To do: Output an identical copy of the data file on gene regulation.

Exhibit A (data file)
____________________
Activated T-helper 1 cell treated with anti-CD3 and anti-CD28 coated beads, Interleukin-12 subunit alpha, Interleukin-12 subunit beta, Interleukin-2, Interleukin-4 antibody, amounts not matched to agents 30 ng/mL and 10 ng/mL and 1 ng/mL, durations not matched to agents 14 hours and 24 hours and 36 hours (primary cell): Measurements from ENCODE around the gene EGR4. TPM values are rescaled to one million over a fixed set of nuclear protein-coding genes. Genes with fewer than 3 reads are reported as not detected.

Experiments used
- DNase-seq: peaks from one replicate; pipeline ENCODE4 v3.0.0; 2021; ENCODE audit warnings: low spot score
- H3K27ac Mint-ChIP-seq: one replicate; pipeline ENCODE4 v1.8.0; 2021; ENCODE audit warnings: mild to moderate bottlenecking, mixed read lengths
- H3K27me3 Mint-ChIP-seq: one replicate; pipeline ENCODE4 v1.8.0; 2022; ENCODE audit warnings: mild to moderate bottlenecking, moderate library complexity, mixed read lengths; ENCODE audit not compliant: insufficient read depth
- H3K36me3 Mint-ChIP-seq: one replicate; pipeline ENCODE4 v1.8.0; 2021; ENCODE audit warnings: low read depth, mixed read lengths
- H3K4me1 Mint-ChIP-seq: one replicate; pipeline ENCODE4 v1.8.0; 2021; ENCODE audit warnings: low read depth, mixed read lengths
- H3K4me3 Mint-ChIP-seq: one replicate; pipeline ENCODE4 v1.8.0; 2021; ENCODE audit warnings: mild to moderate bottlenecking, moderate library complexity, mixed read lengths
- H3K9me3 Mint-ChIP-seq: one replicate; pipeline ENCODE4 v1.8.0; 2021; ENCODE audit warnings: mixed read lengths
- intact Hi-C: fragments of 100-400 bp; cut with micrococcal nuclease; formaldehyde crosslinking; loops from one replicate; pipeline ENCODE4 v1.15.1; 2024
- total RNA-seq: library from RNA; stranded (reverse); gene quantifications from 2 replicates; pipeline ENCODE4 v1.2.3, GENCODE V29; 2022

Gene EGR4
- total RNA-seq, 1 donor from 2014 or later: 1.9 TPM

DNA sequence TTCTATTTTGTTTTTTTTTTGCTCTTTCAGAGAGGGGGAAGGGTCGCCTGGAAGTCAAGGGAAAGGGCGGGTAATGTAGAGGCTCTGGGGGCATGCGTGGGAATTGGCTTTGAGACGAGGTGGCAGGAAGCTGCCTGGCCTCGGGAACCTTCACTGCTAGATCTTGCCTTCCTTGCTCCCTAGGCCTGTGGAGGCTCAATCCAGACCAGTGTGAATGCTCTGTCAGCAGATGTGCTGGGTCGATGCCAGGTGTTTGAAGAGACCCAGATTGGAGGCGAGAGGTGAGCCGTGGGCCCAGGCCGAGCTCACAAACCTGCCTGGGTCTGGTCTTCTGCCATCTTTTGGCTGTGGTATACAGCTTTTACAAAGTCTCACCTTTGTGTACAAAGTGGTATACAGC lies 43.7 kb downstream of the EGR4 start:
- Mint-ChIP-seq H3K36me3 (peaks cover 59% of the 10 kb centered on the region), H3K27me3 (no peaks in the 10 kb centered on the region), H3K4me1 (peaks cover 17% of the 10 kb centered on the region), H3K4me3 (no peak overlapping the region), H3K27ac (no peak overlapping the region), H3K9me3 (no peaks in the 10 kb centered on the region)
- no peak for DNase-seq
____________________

Activated T-helper 1 cell treated with anti-CD3 and anti-CD28 coated beads, Interleukin-12 subunit alpha, Interleukin-12 subunit beta, Interleukin-2, Interleukin-4 antibody, amounts not matched to agents 30 ng/mL and 10 ng/mL and 1 ng/mL, durations not matched to agents 14 hours and 24 hours and 36 hours (primary cell): Measurements from ENCODE around the gene EGR4. TPM values are rescaled to one million over a fixed set of nuclear protein-coding genes. Genes with fewer than 3 reads are reported as not detected.

Experiments used
- DNase-seq: peaks from one replicate; pipeline ENCODE4 v3.0.0; 2021; ENCODE audit warnings: low spot score
- H3K27ac Mint-ChIP-seq: one replicate; pipeline ENCODE4 v1.8.0; 2021; ENCODE audit warnings: mild to moderate bottlenecking, mixed read lengths
- H3K27me3 Mint-ChIP-seq: one replicate; pipeline ENCODE4 v1.8.0; 2022; ENCODE audit warnings: mild to moderate bottlenecking, moderate library complexity, mixed read lengths; ENCODE audit not compliant: insufficient read depth
- H3K36me3 Mint-ChIP-seq: one replicate; pipeline ENCODE4 v1.8.0; 2021; ENCODE audit warnings: low read depth, mixed read lengths
- H3K4me1 Mint-ChIP-seq: one replicate; pipeline ENCODE4 v1.8.0; 2021; ENCODE audit warnings: low read depth, mixed read lengths
- H3K4me3 Mint-ChIP-seq: one replicate; pipeline ENCODE4 v1.8.0; 2021; ENCODE audit warnings: mild to moderate bottlenecking, moderate library complexity, mixed read lengths
- H3K9me3 Mint-ChIP-seq: one replicate; pipeline ENCODE4 v1.8.0; 2021; ENCODE audit warnings: mixed read lengths
- intact Hi-C: fragments of 100-400 bp; cut with micrococcal nuclease; formaldehyde crosslinking; loops from one replicate; pipeline ENCODE4 v1.15.1; 2024
- total RNA-seq: library from RNA; stranded (reverse); gene quantifications from 2 replicates; pipeline ENCODE4 v1.2.3, GENCODE V29; 2022

Gene EGR4
- total RNA-seq, 1 donor from 2014 or later: 1.9 TPM

DNA sequence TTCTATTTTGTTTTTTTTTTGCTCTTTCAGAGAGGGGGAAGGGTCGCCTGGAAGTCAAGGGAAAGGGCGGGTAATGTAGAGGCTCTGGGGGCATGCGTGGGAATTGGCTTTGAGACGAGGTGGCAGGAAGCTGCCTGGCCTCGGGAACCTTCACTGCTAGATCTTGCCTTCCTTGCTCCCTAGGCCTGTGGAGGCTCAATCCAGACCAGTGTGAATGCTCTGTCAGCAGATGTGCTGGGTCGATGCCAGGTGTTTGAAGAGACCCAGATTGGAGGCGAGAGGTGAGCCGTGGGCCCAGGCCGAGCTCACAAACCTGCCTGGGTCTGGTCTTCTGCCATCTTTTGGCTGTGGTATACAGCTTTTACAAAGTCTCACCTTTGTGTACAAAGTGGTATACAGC lies 43.7 kb downstream of the EGR4 start:
- Mint-ChIP-seq H3K36me3 (peaks cover 59% of the 10 kb centered on the region), H3K27me3 (no peaks in the 10 kb centered on the region), H3K4me1 (peaks cover 17% of the 10 kb centered on the region), H3K4me3 (no peak overlapping the region), H3K27ac (no peak overlapping the region), H3K9me3 (no peaks in the 10 kb centered on the region)
- no peak for DNase-seq